Seven months ago, the 49th Executive Board approved the shifting of the current Multicultural Lounge in the Union and the creation of a new one to be completed over the summer. On Thursday, the current E-Board approved up to $35,000 to be spent on “renovating the spaces.”
It’s no surprise that one of the most talked about courses on campus is Data Structures. This mostly freshman course provides an excellent, in-depth accumulation of information—ranging from the basics of C++ to memory management within various customizable data structures. I really enjoyed the course and learned a lot about the internal workings of the many data structures I now take for granted while coding.
President of the Union Caitlin Kennedy walks through the process of creating a club on campus, starting from the idea and ending with getting a Union budget.
About a year ago, when I was the opinion’s editor of my high school newspaper, I wrote an article titled “Don’t Follow Your Dreams.” Please don’t look it up. The article was clickbaity and not what it seems. It was a message to my class to let them know that it was ok if they got rejected by their dream schools. I ended my piece with the haunting line: “Wherever I end up, dream school or not, I am sure that it will be the right place for me.”
The avant-garde Turkish dance duo Taldans performed one of their earliest pieces, titled Dolap, on Thursday at the Experimental Media and Performing Arts Center. Mustafa Kaplan and Filiz Sizanli make up the group, which was formed in 1996, the duo choreographed Dolap in 2000, and Thursday evening's performance was an example of the cumulative effect of working on a single piece for nearly twenty years. Dolap was the kind of piece that excited the audience with the dancers’ physicality and trust in each other. It lent itself to many interpretations and plenty of discussion, especially regarding Taldans’ strange choice of prop: a refrigerator.
B. Gentry Lee, one of the chief engineers at NASA’s Jet Propulsion Laboratory, gave a talk to members of the Rensselaer community in the Russell Sage Laboratory as a part of the Union Speakers Forum. Lee engaged the audience with his animated storytelling, combined with his advice to students and interesting experiences in engineering at NASA.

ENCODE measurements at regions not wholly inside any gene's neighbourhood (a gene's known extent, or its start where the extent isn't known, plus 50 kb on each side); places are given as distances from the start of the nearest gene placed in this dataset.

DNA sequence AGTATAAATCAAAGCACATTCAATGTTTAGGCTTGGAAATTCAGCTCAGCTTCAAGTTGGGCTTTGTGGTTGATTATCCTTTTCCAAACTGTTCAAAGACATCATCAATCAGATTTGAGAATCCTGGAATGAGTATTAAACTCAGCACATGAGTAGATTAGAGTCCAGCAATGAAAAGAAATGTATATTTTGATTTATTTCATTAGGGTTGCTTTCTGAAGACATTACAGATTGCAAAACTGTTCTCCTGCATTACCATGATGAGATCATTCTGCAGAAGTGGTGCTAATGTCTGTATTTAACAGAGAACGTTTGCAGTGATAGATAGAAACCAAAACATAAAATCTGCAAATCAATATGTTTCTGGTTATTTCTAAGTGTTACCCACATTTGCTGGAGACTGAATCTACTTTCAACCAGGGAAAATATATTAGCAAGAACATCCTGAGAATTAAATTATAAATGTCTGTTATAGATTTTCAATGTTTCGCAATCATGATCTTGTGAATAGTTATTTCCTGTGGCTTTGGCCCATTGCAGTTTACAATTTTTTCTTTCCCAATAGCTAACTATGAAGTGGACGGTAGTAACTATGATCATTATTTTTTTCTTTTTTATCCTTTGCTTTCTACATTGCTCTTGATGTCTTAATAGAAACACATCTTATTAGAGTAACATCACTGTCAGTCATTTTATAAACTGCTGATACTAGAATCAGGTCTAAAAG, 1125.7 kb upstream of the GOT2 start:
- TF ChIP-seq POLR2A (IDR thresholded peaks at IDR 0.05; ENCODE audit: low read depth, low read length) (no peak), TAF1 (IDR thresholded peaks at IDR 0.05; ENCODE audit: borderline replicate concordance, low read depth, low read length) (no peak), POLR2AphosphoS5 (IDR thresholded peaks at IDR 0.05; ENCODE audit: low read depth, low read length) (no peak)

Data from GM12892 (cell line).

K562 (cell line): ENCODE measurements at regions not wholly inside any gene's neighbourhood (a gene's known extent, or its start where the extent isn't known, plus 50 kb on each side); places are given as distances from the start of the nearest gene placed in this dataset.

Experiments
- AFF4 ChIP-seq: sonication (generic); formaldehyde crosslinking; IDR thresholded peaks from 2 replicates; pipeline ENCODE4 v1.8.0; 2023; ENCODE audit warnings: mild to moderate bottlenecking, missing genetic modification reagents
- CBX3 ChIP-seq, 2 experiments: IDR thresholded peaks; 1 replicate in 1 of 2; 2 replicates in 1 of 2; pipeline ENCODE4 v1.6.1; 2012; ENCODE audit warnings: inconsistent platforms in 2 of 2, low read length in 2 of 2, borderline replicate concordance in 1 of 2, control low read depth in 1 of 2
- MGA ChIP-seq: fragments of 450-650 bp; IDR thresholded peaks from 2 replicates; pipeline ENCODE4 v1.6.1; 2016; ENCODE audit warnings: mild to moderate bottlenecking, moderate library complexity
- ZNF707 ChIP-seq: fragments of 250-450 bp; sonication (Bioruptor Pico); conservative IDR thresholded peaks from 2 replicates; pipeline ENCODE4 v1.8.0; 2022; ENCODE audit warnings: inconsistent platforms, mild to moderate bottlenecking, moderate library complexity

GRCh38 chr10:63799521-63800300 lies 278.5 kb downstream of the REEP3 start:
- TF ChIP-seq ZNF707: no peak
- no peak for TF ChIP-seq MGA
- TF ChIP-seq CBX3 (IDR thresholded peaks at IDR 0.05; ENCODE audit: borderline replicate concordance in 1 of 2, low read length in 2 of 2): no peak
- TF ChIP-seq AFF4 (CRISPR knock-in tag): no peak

I know that the music industry has been notoriously manipulative for decades, but this time, it’s different. It’s no longer an issue tied to managers and pop superstars. It’s woven deep into the music that teenagers and young adults are listening to today, the same music they cling to and use for their support.
Shards of glass scattered the rough asphalt, voices yelled out in frantic desperation, feet shuffled back and forth in a nervous sway. I stared at the scene before me, processing the previous hours leading up to this exact moment. A single question buzzed loudly in my head: How could this happen?
The Arch Core Committee approved the recommendation to eliminate six-week courses during the Arch.
President Shirley Ann Jackson confirmed that she would not consider making the Arch optional, when asked by The Polytechnic during her biannual town meeting on Wednesday, regardless of if the majority of students wanted it to be.
The Grand Marshal–President of the Union brunch was held in the McNeil Room as part of an activity-packed Family Weekend. During her address to the students and parents, President Shirley Ann Jackson stated how proud she was to have “a Union run by the students.”
Every year, Rensselaer brings together a group of diverse individuals, each from different ethnic and cultural backgrounds, who are passionate in pursuing varied academic interests and are all unified in our shared experience of building a new life away from home.
When you were little, crying was natural. If you fell down while running and scraped your knee, you cried. If your parents didn’t let you buy the coolest new toy, you cried. But, somewhere along the road of growing up, you were told crying is weak, that what you’re feeling doesn’t matter, and that you should just deal with it.